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Far From the Tree: Three first-generation college students discuss their experiences

Courtesy Amanda Corona
Senior English student Amanda Corona, right, poses with her family. Corona is a first-generation college student, meaning she is the first person in her immediate family to attend an institute of post-secondary-education.

College was a foreign concept for junior education student Tony Viola, senior English student Amanda Corona, and senior public health student Yolanda Perez. When they each made the decision to come to the University of Arizona, they were the first of their families to pursue post-secondary education. 

“My family was ecstatic that I made it to college,” Perez said. “They were so excited that I got to start my family’s legacy. They saw me as some kind of superwoman.”  

Viola mirrored this sentiment. 

“They were so proud of all the work that I did to get to that point. They understood how big of an achievement it was to finish high school and get accepted to college.” 

As all three adapted to collegiate life their freshman year, they discovered stressors and rigorous schedules in college that were unknown to their families. As a result, conflict arose. 

“Just the fact that I didn’t come to as many family gatherings my first year at college was a big deal,” said Corona. “I was contacting them less, not because I didn’t love them, but because I had studying to do. That was an issue. They had never been to college, they didn’t understand how big of a deal grades were, or how much work it took to get the grades I wanted.” 

The unfamiliarity of college, and the lack of familial support and empathy was something that most students did not have to deal with. But for Viola, Corona, and Perez, these stressors were built into their identities. 

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The university, which understands the unique challenges presented to first generation college students, has an office that is dedicated to serving first generation students: First Cats, a branch of the UA Thrive Center (formerly The Office of Academic Success & Achievement). 

As freshman, all three students were involved with First Cats. 

“As a freshman, it was a great thing to be a part of,” said Viola. “To be introduced to a whole community of students who are like me – who are where their family has never been before, was such a good thing. It was such a helpful office to make sure that my transition was successful into college.”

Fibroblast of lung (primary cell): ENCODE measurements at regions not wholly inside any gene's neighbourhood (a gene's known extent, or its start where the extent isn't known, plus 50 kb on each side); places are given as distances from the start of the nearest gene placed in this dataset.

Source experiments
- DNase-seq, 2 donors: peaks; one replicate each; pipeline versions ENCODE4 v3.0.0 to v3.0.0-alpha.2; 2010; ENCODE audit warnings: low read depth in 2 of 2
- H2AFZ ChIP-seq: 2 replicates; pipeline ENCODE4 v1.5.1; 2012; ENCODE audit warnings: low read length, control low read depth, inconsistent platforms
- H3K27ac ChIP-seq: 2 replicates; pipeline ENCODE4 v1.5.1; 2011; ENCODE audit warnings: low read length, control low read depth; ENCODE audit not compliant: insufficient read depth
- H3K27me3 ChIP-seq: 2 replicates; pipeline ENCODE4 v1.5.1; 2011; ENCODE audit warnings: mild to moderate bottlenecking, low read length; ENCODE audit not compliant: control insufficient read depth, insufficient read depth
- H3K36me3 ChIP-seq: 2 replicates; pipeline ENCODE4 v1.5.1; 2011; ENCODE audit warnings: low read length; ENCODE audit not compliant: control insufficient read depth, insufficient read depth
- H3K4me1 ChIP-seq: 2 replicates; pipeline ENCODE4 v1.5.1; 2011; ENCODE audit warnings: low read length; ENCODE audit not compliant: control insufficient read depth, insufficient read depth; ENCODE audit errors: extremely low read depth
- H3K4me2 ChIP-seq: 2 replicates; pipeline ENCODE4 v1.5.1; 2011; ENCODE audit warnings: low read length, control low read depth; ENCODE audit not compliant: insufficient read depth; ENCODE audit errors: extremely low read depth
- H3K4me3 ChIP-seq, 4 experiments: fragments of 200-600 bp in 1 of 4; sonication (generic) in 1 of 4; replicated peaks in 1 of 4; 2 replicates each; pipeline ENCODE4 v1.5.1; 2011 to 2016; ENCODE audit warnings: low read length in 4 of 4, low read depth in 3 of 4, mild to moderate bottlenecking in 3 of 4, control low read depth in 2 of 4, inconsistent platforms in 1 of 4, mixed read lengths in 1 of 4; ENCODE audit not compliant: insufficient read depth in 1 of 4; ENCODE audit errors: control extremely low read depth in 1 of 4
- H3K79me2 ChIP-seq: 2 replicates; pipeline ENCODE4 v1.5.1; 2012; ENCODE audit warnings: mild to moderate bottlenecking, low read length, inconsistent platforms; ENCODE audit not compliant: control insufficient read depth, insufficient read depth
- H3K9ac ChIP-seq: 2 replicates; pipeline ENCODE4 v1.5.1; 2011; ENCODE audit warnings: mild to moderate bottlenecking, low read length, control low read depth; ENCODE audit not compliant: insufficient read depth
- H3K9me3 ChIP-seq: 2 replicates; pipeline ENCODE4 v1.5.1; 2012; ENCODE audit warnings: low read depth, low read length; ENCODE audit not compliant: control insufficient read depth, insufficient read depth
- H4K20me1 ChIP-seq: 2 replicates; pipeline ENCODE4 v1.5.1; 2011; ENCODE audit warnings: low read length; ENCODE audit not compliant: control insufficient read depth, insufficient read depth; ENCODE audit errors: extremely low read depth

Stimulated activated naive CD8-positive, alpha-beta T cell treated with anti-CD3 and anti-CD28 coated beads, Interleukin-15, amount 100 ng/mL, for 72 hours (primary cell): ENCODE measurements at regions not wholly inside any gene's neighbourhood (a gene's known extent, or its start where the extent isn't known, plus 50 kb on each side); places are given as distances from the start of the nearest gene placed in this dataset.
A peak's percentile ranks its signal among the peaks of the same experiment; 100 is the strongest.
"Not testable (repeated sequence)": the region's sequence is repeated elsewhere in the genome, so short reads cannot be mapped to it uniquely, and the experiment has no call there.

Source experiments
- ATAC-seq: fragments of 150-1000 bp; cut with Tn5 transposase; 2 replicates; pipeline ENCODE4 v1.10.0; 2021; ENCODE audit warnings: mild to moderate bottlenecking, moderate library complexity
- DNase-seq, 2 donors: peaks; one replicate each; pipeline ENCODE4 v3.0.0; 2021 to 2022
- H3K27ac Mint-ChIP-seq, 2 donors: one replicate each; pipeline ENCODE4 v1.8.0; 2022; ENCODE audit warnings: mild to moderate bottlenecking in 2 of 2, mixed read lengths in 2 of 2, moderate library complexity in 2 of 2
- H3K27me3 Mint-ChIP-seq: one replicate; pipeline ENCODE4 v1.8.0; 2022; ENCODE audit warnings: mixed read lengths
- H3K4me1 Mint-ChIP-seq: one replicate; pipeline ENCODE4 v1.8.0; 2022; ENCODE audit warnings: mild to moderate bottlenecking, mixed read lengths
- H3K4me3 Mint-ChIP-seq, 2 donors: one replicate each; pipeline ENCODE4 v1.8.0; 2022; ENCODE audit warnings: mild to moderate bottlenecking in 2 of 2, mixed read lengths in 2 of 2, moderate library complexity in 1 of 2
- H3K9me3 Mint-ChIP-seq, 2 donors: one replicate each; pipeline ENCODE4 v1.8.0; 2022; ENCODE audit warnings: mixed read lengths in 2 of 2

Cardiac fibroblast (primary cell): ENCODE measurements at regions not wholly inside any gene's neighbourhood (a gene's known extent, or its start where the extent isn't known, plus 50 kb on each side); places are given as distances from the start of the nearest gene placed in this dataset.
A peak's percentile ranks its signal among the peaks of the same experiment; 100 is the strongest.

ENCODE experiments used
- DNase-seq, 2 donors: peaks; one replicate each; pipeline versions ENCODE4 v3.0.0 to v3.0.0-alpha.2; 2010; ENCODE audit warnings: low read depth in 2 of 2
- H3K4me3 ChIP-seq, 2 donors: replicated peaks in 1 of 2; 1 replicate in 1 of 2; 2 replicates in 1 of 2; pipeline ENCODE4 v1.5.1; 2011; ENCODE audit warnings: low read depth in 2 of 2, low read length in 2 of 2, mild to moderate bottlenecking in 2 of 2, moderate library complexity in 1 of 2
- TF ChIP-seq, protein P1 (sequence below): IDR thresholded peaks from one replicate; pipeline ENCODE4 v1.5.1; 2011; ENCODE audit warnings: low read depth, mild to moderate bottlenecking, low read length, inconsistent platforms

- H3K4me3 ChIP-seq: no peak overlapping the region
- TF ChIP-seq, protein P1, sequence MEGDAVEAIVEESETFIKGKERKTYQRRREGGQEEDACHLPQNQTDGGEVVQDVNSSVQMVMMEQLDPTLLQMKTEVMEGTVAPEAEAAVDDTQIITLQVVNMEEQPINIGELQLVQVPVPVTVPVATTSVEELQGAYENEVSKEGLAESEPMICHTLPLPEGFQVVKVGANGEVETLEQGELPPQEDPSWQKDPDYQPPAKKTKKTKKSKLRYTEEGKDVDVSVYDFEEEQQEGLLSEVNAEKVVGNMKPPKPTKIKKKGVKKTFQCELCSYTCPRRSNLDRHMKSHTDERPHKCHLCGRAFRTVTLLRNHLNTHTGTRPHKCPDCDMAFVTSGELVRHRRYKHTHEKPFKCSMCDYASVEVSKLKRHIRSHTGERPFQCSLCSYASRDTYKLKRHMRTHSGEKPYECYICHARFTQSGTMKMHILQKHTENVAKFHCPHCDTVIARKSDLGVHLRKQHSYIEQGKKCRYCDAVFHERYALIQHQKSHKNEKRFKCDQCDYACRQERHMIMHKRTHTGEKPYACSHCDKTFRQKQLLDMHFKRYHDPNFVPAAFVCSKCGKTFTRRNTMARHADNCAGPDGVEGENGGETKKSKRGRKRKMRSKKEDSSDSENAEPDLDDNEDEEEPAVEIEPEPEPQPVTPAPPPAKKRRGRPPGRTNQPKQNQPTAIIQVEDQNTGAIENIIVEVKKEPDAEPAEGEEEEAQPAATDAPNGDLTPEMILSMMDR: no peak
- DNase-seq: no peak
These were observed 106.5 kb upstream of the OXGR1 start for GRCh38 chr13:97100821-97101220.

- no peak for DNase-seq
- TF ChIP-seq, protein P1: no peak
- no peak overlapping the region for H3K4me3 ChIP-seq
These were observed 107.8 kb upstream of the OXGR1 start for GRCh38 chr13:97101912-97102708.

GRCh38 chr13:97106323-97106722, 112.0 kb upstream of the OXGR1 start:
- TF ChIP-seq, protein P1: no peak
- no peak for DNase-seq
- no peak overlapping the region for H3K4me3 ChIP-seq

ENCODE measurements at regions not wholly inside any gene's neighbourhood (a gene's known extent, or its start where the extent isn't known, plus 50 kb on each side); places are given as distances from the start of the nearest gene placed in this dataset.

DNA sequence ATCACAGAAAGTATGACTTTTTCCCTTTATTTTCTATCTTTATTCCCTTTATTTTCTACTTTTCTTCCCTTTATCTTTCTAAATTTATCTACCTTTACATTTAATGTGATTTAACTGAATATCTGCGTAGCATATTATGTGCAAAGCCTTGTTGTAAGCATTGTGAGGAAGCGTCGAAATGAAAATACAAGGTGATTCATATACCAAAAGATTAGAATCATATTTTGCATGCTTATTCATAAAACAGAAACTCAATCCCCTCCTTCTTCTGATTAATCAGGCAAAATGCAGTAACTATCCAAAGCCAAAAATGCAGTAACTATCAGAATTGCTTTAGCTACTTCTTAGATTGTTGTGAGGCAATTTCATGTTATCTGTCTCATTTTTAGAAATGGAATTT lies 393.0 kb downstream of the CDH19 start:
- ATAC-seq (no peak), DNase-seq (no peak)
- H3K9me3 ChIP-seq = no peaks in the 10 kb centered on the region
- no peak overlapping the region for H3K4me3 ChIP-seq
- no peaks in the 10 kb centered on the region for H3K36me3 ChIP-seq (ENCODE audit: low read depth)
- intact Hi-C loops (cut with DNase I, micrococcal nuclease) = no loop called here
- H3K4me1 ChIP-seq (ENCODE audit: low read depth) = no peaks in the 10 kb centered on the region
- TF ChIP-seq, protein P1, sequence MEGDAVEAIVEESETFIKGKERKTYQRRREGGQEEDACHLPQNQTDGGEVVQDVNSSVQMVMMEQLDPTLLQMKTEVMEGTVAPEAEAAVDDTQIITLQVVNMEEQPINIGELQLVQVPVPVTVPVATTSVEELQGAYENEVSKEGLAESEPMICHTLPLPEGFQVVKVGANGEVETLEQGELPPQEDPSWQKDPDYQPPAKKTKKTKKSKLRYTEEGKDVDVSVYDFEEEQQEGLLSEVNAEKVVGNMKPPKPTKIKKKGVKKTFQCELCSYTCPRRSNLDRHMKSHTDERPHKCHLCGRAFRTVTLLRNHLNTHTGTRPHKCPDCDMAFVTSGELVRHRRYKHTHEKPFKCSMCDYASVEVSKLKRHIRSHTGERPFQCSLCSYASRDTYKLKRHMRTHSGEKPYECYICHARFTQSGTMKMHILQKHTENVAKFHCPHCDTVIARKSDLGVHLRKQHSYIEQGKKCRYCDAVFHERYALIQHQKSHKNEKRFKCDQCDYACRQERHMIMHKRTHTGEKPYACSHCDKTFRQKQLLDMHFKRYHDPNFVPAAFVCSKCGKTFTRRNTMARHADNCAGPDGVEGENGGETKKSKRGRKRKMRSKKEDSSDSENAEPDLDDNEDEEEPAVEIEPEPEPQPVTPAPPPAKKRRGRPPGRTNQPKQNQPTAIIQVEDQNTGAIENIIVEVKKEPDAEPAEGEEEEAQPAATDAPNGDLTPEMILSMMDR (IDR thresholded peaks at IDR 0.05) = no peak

Corona elaborated. 

“I was assigned a peer mentor my freshman year, and it was nice to have someone who understood what it was like to move to college and be in a totally new place without anyone from my family understanding what it was like.” 

For all three students, the First Cats program was impactful. As sophomores and juniors, they returned as student-employees to aid the 25% of the University’s population that identify as first-generation college students.  

“When I was in this program as a student, I knew that this was something that I wanted to do,” Perez said. “I love people, and I love talking to people and I love helping people.”  

Viola agreed. 

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“First-generation college students have a unique set of problems and issues,” Viola said. “To be able to help other students who are going through similar problems as you did…it’s an amazing thing to be a part of.” 

Corona added that the experience had a positive effect on her college career.

“My peer mentor was amazing,” said Corona. “It had such a positive effect on my experience as a student, that I knew I wanted to give other first-generation students that same positive experience. I love helping new first-generation students at the University of Arizona.”   

Viola, Corona, and Perez are all utilizing their unique experiences to better the large first-generation community at the University. They each play an integral part in insuring that first-generation students are welcomed; this is not only something that they and their families should be proud of, but something that the University as a whole should be proud of. 

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